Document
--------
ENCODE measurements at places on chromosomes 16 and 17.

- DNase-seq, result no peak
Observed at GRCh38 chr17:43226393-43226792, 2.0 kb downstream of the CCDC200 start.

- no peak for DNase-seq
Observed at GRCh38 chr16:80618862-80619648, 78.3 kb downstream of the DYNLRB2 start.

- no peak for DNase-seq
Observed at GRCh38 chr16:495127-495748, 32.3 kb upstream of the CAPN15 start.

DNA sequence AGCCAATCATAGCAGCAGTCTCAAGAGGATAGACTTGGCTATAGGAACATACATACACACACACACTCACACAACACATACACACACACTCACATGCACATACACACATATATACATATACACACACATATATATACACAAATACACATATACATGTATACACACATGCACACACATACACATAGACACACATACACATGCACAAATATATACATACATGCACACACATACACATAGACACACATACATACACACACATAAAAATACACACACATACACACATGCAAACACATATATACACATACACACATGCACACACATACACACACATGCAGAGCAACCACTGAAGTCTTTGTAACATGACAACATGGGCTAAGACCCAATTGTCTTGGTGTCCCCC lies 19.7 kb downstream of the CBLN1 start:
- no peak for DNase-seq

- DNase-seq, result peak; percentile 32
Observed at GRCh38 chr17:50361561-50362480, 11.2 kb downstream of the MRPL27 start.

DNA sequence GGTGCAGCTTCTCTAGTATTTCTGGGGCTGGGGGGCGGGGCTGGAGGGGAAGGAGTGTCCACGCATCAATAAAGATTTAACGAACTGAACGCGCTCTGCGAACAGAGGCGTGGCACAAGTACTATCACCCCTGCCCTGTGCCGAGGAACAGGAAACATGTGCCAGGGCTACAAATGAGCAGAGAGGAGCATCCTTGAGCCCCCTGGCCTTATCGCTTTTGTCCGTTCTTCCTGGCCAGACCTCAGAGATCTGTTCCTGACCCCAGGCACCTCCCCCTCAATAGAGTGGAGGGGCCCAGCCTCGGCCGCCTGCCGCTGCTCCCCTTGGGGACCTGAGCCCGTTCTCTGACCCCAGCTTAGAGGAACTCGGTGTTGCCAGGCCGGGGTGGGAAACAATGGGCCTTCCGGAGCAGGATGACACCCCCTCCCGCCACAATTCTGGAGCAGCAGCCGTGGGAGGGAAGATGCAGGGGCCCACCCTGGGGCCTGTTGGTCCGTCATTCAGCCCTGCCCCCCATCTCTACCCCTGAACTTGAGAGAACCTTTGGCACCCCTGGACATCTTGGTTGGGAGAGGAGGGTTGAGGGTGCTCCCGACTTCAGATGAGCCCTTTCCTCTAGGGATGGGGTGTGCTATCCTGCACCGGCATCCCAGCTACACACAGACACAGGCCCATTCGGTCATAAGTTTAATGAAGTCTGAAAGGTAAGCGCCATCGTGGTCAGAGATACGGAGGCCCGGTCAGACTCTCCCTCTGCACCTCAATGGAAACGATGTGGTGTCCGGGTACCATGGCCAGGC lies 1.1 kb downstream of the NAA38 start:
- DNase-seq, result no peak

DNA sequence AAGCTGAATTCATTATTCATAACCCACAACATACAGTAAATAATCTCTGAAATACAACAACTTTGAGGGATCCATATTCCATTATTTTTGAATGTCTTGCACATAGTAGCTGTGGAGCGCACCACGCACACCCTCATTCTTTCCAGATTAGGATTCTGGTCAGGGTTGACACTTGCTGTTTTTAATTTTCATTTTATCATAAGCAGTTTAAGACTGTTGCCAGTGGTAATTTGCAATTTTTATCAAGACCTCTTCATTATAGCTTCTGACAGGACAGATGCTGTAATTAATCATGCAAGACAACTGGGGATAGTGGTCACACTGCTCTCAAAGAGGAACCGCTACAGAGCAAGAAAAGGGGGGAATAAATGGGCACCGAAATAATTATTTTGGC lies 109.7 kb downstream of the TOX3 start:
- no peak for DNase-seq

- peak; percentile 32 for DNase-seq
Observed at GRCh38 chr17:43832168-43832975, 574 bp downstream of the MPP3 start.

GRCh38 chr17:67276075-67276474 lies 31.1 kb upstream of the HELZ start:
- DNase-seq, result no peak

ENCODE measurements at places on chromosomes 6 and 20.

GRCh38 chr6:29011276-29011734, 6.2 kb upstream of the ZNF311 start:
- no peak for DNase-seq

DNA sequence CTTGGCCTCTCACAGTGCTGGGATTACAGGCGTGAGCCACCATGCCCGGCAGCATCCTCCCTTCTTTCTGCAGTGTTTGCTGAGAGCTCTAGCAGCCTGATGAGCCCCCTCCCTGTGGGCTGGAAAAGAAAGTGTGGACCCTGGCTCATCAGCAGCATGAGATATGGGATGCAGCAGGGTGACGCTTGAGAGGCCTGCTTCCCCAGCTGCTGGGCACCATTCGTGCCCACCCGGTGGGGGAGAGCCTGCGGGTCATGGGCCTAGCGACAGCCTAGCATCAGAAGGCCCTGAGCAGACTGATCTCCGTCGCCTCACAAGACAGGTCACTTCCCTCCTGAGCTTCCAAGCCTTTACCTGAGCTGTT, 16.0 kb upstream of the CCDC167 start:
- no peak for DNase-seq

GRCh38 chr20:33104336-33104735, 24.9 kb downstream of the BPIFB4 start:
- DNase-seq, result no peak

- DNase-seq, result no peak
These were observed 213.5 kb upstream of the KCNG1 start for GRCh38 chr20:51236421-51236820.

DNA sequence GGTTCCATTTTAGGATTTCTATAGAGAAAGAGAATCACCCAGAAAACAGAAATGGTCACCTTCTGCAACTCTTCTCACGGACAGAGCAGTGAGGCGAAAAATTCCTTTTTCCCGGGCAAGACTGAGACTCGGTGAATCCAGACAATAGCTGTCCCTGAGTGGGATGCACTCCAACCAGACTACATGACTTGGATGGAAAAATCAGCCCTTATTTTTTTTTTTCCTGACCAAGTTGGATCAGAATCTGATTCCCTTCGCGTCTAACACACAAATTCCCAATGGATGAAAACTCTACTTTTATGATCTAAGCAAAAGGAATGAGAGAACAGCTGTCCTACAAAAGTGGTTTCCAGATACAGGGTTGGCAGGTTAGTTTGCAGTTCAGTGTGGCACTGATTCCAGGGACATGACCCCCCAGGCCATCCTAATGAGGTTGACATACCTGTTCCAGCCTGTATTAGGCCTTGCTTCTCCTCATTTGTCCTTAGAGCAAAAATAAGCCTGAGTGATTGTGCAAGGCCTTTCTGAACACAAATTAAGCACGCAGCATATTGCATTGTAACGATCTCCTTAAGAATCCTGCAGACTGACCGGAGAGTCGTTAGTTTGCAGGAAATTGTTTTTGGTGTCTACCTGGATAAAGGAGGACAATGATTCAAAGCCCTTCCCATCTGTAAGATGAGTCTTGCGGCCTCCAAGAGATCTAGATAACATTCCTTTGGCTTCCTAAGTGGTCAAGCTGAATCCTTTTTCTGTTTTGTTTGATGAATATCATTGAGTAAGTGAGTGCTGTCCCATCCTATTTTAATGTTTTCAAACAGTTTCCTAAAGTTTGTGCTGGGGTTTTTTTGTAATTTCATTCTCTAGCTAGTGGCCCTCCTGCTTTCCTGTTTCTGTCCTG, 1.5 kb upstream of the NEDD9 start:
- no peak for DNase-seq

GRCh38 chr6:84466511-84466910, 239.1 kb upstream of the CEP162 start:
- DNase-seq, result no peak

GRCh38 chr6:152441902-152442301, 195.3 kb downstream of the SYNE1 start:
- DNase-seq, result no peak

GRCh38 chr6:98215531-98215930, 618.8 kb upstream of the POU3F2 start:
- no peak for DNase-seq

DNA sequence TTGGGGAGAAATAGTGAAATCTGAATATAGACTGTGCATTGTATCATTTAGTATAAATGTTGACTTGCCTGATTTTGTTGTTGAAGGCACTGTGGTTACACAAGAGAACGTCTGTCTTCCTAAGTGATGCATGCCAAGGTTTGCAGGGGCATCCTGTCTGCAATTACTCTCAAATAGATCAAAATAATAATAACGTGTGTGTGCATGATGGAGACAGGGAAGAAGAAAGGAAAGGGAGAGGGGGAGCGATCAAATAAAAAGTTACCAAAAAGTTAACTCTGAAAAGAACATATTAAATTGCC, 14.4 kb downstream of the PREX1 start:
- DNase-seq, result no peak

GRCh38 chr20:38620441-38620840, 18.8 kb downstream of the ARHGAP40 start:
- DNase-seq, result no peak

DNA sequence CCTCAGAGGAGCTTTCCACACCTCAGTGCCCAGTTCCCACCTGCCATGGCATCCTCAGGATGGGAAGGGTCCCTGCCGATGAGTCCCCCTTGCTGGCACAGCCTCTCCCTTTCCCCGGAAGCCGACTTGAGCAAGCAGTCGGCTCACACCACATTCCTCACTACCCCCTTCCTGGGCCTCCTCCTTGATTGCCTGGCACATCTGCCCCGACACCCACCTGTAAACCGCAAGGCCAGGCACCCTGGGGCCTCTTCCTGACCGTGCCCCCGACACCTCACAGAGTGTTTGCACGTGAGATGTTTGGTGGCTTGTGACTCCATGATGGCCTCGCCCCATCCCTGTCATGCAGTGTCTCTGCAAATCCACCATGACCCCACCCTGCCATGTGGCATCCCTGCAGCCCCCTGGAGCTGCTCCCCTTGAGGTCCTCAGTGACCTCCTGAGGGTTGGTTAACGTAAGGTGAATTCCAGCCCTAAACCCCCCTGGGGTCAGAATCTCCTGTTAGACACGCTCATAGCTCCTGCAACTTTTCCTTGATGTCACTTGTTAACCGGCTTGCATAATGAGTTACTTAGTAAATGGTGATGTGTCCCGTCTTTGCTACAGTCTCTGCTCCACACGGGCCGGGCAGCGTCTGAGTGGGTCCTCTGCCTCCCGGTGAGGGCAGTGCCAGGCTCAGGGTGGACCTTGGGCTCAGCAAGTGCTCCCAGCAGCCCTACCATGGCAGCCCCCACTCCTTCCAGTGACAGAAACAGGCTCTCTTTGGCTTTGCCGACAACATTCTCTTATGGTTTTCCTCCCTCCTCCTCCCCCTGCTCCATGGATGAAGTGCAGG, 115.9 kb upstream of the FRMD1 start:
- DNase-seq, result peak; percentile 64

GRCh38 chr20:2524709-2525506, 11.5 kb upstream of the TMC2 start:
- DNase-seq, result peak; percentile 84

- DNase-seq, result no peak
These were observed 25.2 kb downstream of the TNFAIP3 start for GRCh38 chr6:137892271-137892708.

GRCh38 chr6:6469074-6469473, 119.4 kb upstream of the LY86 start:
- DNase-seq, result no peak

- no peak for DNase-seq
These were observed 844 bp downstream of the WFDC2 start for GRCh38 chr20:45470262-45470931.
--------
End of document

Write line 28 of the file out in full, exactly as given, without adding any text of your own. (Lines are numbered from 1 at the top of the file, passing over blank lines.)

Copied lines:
These were observed 213.5 kb upstream of the KCNG1 start for GRCh38 chr20:51236421-51236820.